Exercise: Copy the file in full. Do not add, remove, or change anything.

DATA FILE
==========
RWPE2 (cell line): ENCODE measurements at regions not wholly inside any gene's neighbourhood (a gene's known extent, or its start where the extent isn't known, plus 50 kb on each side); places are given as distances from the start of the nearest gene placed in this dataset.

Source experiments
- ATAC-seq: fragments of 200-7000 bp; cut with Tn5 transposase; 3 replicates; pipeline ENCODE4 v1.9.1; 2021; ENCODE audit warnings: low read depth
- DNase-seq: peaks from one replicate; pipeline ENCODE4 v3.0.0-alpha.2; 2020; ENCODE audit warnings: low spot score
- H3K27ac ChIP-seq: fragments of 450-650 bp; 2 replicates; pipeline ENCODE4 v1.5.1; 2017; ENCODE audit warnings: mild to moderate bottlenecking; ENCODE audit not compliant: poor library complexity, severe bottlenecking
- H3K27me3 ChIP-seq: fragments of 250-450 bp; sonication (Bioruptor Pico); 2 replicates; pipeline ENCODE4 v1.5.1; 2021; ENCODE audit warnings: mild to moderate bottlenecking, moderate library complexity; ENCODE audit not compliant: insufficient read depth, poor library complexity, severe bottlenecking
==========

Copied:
RWPE2 (cell line): ENCODE measurements at regions not wholly inside any gene's neighbourhood (a gene's known extent, or its start where the extent isn't known, plus 50 kb on each side); places are given as distances from the start of the nearest gene placed in this dataset.

Source experiments
- ATAC-seq: fragments of 200-7000 bp; cut with Tn5 transposase; 3 replicates; pipeline ENCODE4 v1.9.1; 2021; ENCODE audit warnings: low read depth
- DNase-seq: peaks from one replicate; pipeline ENCODE4 v3.0.0-alpha.2; 2020; ENCODE audit warnings: low spot score
- H3K27ac ChIP-seq: fragments of 450-650 bp; 2 replicates; pipeline ENCODE4 v1.5.1; 2017; ENCODE audit warnings: mild to moderate bottlenecking; ENCODE audit not compliant: poor library complexity, severe bottlenecking
- H3K27me3 ChIP-seq: fragments of 250-450 bp; sonication (Bioruptor Pico); 2 replicates; pipeline ENCODE4 v1.5.1; 2021; ENCODE audit warnings: mild to moderate bottlenecking, moderate library complexity; ENCODE audit not compliant: insufficient read depth, poor library complexity, severe bottlenecking